THERE seems to be a significant minority in Scotland who have quite simply had their brains rotted by social media. Over on the hell-site that’s Twitter this last week hatred of Nicola Sturgeon has reached a demented, and frankly embarrassingly absurd level. The expression ‘Sturgeon Destroyer of Scotland’ has been trending most days.

If it wasn’t so ugly and daft it would be comic. Now, don’t get me wrong, there’s plenty of fierce criticism to heap on our First Minister. Most weeks you’ll find me in the columns of the Herald pulling her government up for one miserable failure of another, from the idiocy of the ScotWind deal to the utter mess of our schools system. But ‘Destroyer of Scotland’? Come on. Get real. Get off Twitter. You’ve been radicalised, folks.

READ MORE: Neil Mackay: Brutal school assault symbolises SNP's failure over education

The hate brigade is an odd amalgam. It seems to be made up of people enraged at the SNP and Green gender reforms, rabid unionists, and the extreme nationalist fringe of the Yes movement. Each group has every right to be upset with the SNP and Nicola Sturgeon. It’s legitimate to question any law, and obviously many women are troubled by the gender reforms; unionism is a totally honourable position - though I don’t hold it myself; and nationalists are entitled to feel the SNP has played them over the path to independence.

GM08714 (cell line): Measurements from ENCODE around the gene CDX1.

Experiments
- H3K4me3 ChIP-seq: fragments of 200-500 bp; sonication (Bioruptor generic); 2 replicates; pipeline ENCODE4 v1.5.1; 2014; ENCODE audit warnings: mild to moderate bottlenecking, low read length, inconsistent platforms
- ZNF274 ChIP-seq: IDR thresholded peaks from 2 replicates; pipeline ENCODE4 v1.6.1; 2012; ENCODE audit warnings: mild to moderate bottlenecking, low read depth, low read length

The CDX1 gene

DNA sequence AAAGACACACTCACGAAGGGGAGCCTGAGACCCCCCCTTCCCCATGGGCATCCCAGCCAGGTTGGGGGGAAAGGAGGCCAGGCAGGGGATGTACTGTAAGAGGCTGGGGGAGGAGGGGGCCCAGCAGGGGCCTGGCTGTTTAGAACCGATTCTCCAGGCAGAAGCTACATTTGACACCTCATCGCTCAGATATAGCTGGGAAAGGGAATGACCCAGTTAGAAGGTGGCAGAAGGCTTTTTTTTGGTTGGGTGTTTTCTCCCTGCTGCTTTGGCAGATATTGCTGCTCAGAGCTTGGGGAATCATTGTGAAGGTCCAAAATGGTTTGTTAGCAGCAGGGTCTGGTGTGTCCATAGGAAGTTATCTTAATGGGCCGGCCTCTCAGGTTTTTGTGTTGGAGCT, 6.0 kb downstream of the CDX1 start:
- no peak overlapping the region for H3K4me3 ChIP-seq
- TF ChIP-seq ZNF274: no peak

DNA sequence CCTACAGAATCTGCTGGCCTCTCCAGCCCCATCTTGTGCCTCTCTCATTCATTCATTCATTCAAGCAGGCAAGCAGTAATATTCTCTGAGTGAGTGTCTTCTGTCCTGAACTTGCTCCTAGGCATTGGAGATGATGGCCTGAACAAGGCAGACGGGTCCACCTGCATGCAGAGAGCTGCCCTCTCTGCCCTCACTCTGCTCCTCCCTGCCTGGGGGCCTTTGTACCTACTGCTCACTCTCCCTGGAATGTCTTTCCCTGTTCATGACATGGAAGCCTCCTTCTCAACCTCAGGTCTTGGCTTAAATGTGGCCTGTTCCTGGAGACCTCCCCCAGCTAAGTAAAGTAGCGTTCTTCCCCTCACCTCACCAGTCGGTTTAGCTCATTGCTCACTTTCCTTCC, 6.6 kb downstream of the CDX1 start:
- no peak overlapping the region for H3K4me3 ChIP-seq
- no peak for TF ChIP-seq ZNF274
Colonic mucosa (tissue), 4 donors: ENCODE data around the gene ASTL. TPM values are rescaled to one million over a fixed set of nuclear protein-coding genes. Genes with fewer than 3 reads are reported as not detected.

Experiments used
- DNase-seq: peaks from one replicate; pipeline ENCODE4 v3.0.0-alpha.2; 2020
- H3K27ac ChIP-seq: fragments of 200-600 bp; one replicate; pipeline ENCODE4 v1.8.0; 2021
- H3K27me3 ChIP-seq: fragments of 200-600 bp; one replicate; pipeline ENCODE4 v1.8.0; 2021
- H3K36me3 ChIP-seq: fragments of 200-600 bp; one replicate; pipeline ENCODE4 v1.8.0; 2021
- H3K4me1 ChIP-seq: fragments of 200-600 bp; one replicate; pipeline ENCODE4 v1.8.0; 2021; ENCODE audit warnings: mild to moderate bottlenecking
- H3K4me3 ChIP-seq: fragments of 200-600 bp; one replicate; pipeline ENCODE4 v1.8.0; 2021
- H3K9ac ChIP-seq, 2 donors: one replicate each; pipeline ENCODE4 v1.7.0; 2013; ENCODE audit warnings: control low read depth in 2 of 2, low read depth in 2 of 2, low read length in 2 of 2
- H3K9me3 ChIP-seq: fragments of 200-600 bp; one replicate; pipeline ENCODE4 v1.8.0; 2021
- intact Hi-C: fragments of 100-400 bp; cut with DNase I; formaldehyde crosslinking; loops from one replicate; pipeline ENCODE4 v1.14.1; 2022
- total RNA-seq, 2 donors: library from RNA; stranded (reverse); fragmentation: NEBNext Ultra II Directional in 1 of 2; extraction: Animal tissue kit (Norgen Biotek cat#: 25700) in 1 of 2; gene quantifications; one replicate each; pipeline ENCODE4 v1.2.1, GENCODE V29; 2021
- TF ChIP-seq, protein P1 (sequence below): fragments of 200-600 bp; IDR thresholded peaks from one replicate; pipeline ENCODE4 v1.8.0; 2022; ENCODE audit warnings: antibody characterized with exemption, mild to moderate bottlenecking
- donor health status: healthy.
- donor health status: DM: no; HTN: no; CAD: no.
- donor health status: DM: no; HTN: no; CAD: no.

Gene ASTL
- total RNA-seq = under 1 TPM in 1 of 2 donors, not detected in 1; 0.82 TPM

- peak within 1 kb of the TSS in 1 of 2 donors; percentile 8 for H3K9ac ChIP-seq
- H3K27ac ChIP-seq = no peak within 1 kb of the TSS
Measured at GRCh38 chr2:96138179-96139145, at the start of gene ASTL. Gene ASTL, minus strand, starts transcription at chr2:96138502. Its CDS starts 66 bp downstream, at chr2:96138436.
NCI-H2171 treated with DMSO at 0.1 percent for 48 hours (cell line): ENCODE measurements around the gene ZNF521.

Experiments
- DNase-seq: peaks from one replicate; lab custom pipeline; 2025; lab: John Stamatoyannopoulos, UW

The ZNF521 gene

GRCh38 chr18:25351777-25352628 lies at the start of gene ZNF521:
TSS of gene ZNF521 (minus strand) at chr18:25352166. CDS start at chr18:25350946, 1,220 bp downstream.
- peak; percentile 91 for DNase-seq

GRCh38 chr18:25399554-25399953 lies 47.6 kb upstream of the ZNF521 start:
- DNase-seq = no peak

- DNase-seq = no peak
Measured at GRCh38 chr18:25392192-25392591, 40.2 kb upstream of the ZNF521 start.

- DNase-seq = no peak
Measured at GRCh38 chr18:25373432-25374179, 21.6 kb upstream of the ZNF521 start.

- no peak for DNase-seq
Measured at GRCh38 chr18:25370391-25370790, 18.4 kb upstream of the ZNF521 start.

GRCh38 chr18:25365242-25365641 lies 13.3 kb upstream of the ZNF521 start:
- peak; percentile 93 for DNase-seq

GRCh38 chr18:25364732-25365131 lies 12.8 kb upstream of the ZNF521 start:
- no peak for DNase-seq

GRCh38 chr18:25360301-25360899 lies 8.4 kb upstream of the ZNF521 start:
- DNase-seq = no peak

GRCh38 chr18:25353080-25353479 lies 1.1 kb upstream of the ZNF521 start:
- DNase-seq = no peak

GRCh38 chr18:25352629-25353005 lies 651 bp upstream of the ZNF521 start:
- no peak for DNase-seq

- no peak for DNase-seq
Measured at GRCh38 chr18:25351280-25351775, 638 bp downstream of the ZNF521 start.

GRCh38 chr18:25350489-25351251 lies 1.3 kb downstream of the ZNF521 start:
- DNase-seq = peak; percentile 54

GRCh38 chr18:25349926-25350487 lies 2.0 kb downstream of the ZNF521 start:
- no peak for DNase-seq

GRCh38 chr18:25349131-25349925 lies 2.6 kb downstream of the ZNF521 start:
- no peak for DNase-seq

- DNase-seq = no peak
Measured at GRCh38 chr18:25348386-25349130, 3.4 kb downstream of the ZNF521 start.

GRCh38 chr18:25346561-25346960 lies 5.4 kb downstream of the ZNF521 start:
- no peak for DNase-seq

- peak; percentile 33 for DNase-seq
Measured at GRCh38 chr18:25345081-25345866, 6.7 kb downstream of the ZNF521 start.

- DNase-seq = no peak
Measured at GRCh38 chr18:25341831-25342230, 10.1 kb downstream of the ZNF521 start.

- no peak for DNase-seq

But it’s how they express their upset that’s troubling. In fact, they don’t express upset, they express hate. There’s also something rather strange in watching extreme unionists and extreme nationalists blowing kisses to each as they launch vitriolic attacks on Sturgeon.

Sturgeon is at worst a rather ineffectual social democrat. She is not Beelzebub, or Genghis Khan. She has not lain waste to the Central Belt with lasers on the Moon. I don’t believe she’s started any wars, jailed opponents, suspended democracy or robbed a bank.

Read the full story from Neil Mackay in tonight's Unspun newsletter, delivered straight to your inbox. Unspun features the best political and social comment from the Herald's reporters and opinion writers, keeping you abreast of the latest news and issues.

To sign up to Unspun and our other Herald newsletters, click here.